PS5 SSD explained: Why the Halo co-creator is really excited for PlayStation 5 hardware

The PS5 is full of incredibly exciting tech, but the thing that the vast majority of people are most excited to see in action is the SSD. Well, not literally the SSD, the thing doesn't even move, but the effects it will have on how games are both designed and played is sure to be huge.

An SSD allows for substantially faster loading than a traditional HDD, and that's because it has no moving parts. That means it doesn't have to root around behind the sofa to find the next part of the level, it can just hand it to you before you've finished asking.

This should mean less time spent loading in games and far more time actually playing them. It also means that we won't have to suffer through hidden loading screens any more.

That means no more crawling through small gaps, riding elevators, or having to open really heavy doors. It's not just us excited about it though, so is one of the co-creators of the Halo series.

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"It will make a huge difference"

Marcus Lehto, who used to be the art director at Bungie and worked on the massive battlefields of the original Halo, talked to VGC about the PS5 SSD, and why he's excited.

“It will open up the door for more expansive content that can stream a lot faster. Players won’t be waiting on load screens and we won’t have to hide loading behind cinematics and that kind of thing." Goodbye sweet elevator music, we hardly knew ye.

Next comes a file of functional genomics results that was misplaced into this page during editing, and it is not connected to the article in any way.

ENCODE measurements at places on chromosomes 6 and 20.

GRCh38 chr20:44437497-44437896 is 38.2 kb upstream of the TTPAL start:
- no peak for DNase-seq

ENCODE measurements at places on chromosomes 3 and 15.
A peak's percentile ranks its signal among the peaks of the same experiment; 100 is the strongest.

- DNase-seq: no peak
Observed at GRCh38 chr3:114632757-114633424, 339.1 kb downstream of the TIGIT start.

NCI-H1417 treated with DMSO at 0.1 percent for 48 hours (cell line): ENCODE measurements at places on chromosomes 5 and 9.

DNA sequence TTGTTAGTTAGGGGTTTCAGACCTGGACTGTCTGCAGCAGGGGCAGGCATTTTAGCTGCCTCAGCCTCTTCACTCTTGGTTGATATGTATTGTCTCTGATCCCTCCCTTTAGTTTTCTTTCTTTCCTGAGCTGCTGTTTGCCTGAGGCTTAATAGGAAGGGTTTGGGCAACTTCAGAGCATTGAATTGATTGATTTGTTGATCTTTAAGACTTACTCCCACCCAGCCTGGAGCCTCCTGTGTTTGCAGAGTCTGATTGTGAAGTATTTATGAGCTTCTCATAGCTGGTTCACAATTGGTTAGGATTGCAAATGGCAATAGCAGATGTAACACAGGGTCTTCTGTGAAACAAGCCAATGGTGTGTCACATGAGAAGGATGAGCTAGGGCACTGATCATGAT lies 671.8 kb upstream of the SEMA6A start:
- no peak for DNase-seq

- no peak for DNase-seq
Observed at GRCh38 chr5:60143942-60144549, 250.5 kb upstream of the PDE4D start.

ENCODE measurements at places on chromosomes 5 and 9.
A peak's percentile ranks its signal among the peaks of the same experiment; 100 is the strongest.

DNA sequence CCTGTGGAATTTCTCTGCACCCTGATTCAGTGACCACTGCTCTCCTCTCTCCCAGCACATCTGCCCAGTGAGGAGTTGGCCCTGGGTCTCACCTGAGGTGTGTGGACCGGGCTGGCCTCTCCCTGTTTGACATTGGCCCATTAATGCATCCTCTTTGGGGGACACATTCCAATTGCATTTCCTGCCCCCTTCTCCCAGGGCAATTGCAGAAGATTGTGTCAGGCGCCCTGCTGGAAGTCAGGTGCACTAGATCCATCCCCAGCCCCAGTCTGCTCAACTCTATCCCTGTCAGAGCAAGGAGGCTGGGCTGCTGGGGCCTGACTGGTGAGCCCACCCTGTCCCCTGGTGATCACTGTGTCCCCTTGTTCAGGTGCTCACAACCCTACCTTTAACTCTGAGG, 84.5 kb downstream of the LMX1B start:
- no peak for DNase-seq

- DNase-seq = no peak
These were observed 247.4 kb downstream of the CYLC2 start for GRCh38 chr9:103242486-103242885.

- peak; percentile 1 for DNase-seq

“I guess one of the benefits of having been in the games industry for so long is that second nature to build environments with some boundaries around it and understanding the memory limits, draw distance limits, shader overdraw… that just comes as second nature."

Read more: Will the PS5 and Xbox Series X kill our current consoles?

*Hype intensifies*
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*Hype intensifies*

A fond farewell to current-gen consoles?

It's not just that particular blight that'll change, though. He also thinks it'll be a big deal for those who are a bit bored of working on the current-gen consoles.

"I am really excited about that because that’s one of the things that’s really hard for us in particular right now: dealing with those old platforms. These platforms have been around for what, seven years? Developing for them is like developing for machinery in the stone age."

Seven years isn't quite the stone age, but given how quickly tech advances you can certainly see how it might feel like it.

Even just this small change will make things seem completely different from a gameplay perspective, and the way that game worlds are built could change entirely as well. It's very exciting.

Read more: Will the Nintendo Switch Pro have an SSD?

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